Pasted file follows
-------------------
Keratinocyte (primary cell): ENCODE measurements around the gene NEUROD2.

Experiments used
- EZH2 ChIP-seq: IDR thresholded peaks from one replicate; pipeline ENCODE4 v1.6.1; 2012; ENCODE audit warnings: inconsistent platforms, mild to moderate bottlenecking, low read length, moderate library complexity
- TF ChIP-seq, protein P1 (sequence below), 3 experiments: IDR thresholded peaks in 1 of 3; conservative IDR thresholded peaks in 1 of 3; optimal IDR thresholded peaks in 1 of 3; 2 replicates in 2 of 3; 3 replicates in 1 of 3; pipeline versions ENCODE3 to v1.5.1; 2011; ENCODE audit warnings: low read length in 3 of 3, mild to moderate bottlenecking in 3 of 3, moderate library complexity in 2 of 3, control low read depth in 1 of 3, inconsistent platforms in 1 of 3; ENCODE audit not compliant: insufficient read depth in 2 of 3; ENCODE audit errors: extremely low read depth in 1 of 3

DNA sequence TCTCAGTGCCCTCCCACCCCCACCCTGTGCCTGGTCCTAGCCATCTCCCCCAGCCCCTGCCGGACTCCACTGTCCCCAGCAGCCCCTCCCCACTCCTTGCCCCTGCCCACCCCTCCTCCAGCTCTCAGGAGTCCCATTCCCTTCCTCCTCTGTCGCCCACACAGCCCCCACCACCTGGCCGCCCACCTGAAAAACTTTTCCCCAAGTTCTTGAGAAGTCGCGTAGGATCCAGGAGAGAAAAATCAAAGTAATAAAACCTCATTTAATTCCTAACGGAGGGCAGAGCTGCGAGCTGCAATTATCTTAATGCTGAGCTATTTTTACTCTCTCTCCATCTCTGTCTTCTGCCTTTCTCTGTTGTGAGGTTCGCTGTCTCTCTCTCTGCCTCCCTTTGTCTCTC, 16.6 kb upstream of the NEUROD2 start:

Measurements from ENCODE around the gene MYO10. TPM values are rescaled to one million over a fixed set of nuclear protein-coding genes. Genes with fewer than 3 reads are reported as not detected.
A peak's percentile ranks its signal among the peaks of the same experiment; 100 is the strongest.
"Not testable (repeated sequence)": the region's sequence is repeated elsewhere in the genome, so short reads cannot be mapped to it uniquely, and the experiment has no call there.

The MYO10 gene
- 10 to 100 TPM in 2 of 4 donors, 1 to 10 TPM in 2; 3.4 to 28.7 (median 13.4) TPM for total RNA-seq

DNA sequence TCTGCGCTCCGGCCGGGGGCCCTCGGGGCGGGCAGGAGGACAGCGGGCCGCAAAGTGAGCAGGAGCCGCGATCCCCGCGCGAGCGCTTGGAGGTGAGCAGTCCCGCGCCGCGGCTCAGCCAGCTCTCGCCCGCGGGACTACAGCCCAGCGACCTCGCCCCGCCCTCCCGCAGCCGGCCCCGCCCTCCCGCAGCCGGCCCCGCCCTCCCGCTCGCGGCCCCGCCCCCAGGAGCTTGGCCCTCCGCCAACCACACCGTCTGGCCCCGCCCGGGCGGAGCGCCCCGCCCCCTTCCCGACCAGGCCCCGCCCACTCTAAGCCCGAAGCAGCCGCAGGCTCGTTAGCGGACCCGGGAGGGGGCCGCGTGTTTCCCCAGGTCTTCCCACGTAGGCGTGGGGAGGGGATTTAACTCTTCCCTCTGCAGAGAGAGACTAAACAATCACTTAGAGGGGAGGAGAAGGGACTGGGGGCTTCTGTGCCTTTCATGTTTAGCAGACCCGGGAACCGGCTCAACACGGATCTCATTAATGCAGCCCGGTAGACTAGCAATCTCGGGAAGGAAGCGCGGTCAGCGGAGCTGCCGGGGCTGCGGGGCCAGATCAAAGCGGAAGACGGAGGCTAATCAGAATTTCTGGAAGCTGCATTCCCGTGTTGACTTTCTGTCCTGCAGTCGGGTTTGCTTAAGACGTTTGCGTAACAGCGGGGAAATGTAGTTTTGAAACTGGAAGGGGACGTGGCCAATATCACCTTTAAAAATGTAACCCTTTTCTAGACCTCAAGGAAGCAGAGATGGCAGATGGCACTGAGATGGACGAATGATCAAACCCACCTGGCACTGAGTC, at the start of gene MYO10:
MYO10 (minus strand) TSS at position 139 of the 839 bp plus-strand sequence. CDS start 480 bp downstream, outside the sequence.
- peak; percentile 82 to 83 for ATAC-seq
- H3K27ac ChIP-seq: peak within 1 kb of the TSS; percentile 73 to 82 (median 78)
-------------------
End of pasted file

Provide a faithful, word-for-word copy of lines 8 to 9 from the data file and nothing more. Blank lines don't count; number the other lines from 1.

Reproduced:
"Not testable (repeated sequence)": the region's sequence is repeated elsewhere in the genome, so short reads cannot be mapped to it uniquely, and the experiment has no call there.

The MYO10 gene